wbat was more important, that the number in
creased as be ascended the schools from the
primary to the higher classes. Bad light and
uaJlv constructed desks were both agencies
which caused the children to stoop over their
work. 3 hen, again, ten hours a day is much
too long for a grow ing boy or girl to be har
nesed to such close work. Parents and teach
ers have a great responsibility resting upon
tbem. They should see that children
hate proper glasses, and should
riecr allow thcm to assume cramped
positions as stooping forward nils
the blood vessels, and long continuance of this
brings out changes which aro hurtful to vision.
Reading by moonlight, or defective artificial
light, or in railway cars, is also a great source
ot evil. The pleasure a near-sighted person
first experiences hen using tbo proper glasses,
is beyond description. An instance is on record
-of a general, who, during our lato ciwlwar,
acquired a reputation for bravery ou the field
of oattle far bcjoml -snathe deserved, as he
expressed it jears afterward when he had his
near-sightedness corrected by glasses. He
found that his bravery was due to defective
vision, in fact through not being able to see
danger. Myopia was the cause of bis reputa
tion, although many lives were lost; for no
doubt, lie frequently led his men into danger,
where, had he had good vision, he would never
have ventured. f
Infinite nrletv of Electrical Applications.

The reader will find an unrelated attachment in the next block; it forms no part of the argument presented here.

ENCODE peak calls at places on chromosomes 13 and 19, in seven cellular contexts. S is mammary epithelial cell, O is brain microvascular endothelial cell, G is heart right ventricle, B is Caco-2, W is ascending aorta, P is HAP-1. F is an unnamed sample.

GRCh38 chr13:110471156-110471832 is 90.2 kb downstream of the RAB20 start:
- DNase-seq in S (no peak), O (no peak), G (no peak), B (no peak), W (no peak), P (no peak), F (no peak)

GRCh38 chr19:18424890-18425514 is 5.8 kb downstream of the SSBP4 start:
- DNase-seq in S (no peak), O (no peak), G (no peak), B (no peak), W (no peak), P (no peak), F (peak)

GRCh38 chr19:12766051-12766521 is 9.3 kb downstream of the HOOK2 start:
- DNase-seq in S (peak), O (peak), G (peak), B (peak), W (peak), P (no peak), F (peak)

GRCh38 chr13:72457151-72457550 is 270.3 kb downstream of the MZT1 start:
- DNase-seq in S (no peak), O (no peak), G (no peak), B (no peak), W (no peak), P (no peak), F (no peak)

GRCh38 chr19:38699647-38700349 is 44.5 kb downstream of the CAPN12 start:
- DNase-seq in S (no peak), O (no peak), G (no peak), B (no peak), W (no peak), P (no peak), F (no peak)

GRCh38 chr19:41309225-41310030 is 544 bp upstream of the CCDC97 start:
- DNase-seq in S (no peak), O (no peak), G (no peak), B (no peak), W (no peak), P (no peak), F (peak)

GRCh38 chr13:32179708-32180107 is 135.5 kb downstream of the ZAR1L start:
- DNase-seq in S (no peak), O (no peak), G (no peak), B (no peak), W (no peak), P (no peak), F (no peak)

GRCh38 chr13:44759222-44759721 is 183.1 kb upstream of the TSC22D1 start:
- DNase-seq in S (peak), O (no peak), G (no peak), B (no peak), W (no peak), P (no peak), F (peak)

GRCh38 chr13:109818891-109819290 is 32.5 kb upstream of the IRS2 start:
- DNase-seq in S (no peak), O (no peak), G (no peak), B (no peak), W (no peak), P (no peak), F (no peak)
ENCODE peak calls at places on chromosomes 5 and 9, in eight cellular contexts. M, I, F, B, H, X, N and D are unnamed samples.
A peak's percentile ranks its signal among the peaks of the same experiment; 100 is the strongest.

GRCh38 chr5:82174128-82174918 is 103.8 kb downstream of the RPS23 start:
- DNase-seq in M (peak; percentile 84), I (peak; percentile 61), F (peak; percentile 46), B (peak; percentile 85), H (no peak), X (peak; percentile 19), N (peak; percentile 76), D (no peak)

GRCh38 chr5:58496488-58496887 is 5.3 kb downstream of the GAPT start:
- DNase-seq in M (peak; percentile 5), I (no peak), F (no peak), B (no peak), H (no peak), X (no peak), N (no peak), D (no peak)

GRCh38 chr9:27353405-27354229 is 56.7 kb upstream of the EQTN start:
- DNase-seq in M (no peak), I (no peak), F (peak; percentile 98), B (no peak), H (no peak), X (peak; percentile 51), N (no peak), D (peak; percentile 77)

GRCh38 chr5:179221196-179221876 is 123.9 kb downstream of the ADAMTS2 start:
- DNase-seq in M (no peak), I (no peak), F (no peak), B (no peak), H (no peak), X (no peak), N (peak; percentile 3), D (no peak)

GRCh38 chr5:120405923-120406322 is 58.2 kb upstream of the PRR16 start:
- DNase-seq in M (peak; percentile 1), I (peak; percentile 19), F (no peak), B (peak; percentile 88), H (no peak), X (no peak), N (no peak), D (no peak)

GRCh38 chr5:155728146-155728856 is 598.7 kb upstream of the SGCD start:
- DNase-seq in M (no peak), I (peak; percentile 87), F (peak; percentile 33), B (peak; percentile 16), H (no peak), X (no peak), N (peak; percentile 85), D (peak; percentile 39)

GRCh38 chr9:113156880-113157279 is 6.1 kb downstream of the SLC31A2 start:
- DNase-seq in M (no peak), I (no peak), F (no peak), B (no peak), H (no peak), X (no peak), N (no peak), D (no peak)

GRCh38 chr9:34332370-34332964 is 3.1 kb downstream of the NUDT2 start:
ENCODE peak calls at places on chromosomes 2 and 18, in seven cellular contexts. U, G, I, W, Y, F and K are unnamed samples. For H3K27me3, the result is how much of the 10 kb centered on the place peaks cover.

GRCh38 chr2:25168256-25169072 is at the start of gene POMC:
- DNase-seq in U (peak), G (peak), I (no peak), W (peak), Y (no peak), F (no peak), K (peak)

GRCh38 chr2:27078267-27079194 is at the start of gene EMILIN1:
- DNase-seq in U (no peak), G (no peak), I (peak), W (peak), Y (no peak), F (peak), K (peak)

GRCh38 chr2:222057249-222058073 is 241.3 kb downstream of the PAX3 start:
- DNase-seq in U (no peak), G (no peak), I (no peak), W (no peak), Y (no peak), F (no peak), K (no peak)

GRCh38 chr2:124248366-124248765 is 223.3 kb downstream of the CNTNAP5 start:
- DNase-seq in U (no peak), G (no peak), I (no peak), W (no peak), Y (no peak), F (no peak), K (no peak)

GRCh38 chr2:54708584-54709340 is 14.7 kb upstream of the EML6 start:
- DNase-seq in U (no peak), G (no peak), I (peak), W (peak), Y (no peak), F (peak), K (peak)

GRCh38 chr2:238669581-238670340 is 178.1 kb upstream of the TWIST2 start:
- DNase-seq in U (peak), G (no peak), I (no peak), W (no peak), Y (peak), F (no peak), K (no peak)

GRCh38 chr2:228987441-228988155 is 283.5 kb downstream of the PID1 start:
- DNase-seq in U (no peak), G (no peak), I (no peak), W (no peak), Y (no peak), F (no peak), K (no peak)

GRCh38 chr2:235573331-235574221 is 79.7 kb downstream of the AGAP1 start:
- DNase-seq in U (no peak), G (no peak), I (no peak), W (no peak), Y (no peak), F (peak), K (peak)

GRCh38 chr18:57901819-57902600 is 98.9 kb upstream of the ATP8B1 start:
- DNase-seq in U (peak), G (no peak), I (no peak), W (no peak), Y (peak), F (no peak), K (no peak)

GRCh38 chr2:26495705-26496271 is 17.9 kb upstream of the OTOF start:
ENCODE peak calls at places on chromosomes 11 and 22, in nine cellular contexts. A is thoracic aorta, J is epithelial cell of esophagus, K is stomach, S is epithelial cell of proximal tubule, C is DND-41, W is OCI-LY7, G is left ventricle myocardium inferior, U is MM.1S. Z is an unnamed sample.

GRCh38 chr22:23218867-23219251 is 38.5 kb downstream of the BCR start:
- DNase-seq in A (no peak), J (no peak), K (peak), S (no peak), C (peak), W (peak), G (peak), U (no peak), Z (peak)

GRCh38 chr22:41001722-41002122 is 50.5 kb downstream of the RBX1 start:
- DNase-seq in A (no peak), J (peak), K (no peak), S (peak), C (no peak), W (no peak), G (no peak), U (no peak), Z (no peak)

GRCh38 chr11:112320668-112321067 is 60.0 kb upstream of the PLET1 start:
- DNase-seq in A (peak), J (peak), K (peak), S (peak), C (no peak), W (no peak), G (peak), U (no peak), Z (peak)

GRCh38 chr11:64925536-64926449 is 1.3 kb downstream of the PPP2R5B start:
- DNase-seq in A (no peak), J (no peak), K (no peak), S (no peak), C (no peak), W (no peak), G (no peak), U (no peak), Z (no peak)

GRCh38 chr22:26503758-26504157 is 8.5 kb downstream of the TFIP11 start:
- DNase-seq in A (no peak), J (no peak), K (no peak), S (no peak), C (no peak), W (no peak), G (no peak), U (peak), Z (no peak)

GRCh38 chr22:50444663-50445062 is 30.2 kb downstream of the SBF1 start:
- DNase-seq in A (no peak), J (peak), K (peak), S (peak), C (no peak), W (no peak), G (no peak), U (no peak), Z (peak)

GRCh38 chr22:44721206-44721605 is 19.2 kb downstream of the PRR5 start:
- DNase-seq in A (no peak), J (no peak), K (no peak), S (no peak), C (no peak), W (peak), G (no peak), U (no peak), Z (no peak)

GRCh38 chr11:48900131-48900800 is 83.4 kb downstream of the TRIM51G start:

Few persons realize the limitless scope of
clectrlcty. and thopart it is coming to play
even in our own age Unused and disused
vatcr is everywhere coming under the yoke of
thedjnamo. Mountain streams in Switzer
land, nrhlcli have never before been used for
any purpose except that of contributing to the
pleasure of sight-seers, are now supplying
power to mills five miles distant, and the manu
factures of that country are having a great re
vival. In our own country an important utili
zation of power will shortly be carried into
effect. The "Dalles ot the St. Louis" are a
series of cascades some miles in length, over
which the whole volume of the river precipi
tates itself, a few miles west of Dulutb. and
the total fall is more than 600 feet. It is pro
posed, with a single dam at this point, to run
all the street cars in Dulutb, to furnisn electric
light for the city, and to supply a large amount
of power for other uses, what cannot fail to
open the eyes of the public to the marvelous
possibilities of electricity Is the proposal of the
Electro-Automatic Transit Company, of Balti
more, to construct an electric railway that will
run at a speed of three miles a minute, or ISO
miles an hour. The morning papers may thus
be delivered for the breakfast table, and the
evening papers before supper time at distant
joints. Letters will be delivered almost with
the promptitude of the telegraph, and the
mails between New York and Omaha will be
carried in a night. Although it is intended
that at first this railroad shall carry only mail
and light freight, it is the purpose of the man
agers of the company to ultimately adapt the